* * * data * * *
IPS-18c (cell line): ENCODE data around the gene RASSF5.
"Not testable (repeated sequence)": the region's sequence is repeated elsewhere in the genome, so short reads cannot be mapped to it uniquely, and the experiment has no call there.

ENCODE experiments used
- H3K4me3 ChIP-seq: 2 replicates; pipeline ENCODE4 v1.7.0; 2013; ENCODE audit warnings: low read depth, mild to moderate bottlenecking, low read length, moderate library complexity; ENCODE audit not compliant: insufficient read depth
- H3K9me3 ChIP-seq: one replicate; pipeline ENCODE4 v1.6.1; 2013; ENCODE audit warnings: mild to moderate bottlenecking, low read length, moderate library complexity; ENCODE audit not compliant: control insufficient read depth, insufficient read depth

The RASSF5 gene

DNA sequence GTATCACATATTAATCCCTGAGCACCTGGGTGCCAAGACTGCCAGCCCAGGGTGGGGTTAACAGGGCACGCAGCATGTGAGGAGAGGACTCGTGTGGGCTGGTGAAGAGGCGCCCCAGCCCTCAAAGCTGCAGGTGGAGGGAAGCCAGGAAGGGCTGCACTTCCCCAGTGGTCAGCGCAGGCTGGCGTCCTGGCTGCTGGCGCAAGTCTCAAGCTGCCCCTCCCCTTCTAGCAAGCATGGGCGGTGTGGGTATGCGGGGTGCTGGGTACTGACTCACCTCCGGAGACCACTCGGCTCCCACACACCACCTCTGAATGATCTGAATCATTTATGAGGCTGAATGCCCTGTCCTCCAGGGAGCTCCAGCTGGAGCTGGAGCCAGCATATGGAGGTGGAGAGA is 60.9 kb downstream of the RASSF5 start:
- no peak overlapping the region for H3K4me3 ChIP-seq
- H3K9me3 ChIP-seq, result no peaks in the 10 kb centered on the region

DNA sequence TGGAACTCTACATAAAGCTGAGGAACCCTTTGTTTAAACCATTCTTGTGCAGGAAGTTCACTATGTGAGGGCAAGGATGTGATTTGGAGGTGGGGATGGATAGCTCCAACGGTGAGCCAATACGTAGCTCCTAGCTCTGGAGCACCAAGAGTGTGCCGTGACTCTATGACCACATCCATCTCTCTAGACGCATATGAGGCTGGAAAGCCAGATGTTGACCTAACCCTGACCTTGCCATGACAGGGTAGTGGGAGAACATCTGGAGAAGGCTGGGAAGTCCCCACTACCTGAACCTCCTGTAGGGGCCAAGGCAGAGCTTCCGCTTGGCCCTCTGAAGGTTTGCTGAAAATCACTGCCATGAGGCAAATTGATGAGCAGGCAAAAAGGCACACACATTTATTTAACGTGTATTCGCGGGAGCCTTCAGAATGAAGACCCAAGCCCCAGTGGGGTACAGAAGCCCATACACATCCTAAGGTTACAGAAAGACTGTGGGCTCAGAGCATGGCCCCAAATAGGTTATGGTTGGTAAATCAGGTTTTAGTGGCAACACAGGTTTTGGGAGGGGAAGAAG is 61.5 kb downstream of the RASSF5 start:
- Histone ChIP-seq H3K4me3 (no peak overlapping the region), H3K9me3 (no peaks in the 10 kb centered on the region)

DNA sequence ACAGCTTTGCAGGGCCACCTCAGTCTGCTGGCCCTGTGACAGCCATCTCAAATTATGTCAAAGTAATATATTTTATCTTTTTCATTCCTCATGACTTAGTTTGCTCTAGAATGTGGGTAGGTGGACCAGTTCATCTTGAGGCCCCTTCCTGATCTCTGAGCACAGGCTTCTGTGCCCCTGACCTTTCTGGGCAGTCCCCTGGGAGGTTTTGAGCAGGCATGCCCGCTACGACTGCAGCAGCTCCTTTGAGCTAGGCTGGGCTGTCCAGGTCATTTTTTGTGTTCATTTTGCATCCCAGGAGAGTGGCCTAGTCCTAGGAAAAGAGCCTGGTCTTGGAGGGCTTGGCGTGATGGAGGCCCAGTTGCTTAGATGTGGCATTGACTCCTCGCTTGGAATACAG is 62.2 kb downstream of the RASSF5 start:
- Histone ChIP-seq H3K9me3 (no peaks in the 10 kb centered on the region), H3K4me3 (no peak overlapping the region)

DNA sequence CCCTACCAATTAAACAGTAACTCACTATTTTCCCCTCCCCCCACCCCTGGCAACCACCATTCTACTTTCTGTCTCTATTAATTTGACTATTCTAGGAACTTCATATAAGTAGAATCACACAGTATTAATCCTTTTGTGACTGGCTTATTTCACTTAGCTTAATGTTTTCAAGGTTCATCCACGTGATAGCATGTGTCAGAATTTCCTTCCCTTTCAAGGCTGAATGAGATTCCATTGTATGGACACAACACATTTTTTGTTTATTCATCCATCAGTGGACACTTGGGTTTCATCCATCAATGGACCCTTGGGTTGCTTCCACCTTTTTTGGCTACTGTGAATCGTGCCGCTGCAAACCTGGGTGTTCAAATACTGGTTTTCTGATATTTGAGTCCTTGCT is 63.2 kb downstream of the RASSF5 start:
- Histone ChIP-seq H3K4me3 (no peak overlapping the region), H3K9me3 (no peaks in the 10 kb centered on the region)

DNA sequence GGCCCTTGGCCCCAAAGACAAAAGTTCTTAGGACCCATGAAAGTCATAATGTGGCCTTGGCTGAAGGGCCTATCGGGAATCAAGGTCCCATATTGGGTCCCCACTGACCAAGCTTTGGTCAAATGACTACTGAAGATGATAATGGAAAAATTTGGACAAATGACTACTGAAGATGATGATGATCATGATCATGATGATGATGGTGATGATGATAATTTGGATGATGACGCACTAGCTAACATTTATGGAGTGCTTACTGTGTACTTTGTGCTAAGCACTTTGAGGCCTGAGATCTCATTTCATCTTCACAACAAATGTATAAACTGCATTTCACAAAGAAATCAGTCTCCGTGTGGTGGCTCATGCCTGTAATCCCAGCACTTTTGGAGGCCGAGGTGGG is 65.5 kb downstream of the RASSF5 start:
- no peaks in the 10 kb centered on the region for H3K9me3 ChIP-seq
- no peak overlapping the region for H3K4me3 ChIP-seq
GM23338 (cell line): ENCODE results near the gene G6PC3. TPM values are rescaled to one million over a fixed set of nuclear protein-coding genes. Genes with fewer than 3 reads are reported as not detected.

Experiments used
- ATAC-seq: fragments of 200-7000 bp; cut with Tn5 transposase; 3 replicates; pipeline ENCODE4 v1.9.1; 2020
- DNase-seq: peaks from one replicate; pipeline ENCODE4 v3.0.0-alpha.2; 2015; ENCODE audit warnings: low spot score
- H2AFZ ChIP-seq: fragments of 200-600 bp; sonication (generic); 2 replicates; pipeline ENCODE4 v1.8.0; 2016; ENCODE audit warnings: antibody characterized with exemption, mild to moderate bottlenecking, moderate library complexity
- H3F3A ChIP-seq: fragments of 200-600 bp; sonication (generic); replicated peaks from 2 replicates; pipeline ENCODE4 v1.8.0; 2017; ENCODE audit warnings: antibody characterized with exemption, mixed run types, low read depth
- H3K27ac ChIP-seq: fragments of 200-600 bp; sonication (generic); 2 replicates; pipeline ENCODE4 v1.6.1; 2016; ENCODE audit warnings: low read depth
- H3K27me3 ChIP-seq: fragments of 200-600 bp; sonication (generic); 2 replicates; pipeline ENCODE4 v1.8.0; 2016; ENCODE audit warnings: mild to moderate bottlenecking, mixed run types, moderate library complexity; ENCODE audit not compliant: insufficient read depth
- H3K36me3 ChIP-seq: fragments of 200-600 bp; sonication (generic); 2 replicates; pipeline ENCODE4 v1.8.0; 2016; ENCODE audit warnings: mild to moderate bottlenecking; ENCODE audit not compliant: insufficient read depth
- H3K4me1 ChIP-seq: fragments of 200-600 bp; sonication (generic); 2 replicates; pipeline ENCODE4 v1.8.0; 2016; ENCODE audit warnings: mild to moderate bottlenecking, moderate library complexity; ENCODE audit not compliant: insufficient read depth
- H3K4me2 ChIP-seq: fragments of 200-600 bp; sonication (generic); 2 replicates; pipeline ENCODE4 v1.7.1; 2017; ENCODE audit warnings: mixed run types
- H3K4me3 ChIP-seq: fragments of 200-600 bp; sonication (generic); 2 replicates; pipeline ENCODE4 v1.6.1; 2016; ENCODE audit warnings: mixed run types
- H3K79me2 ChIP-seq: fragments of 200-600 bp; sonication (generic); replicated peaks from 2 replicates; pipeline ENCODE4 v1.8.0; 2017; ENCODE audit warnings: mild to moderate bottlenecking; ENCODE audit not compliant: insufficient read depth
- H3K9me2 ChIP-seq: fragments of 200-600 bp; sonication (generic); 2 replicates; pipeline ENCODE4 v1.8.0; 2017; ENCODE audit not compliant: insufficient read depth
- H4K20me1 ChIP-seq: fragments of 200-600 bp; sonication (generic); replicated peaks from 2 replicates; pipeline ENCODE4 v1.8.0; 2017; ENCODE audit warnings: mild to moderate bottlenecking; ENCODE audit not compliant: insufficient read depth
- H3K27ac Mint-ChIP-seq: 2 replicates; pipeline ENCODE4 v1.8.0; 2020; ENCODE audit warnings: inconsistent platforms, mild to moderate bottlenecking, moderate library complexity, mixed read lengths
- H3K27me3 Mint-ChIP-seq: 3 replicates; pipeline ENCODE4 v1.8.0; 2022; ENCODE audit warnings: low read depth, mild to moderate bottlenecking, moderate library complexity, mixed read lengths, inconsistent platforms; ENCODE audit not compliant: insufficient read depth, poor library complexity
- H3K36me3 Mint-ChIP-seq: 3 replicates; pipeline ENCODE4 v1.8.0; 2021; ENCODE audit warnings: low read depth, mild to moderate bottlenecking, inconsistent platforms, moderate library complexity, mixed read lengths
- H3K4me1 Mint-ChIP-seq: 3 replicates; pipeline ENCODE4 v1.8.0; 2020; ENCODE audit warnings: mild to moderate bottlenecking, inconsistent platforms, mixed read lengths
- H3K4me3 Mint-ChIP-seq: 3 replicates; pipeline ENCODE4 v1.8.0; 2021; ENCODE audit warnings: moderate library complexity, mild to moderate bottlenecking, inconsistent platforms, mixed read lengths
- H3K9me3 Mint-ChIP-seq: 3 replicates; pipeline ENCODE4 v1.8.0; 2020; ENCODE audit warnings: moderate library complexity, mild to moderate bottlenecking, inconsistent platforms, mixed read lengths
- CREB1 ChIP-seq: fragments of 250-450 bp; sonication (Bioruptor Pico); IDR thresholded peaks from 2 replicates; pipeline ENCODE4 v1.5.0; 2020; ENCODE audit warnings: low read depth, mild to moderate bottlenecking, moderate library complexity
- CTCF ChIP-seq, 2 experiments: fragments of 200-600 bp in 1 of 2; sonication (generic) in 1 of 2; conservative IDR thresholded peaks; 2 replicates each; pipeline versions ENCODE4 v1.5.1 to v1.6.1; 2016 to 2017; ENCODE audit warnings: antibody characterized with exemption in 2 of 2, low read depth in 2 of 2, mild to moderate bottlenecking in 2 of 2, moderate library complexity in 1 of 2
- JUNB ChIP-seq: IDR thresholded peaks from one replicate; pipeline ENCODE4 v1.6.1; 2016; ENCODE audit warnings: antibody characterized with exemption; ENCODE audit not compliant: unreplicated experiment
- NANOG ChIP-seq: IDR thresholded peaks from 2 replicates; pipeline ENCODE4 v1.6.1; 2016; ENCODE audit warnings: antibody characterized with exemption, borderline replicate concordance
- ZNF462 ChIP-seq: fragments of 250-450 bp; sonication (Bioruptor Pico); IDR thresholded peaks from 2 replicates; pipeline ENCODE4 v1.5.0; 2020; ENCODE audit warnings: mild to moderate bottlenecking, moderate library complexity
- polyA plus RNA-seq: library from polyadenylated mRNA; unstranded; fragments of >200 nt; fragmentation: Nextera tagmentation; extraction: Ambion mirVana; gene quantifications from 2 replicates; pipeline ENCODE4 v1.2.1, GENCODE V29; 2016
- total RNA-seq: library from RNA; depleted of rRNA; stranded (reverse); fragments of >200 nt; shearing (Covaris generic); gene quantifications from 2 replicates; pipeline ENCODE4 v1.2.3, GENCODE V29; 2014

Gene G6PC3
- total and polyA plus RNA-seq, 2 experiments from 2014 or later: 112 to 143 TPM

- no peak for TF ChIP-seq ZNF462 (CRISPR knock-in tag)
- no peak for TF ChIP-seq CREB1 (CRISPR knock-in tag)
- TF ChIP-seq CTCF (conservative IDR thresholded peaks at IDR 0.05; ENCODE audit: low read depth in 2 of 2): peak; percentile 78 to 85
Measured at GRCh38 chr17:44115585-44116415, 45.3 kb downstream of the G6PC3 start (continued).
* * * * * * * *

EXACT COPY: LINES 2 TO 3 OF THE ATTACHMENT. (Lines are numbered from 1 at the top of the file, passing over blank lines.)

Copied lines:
"Not testable (repeated sequence)": the region's sequence is repeated elsewhere in the genome, so short reads cannot be mapped to it uniquely, and the experiment has no call there.

ENCODE experiments used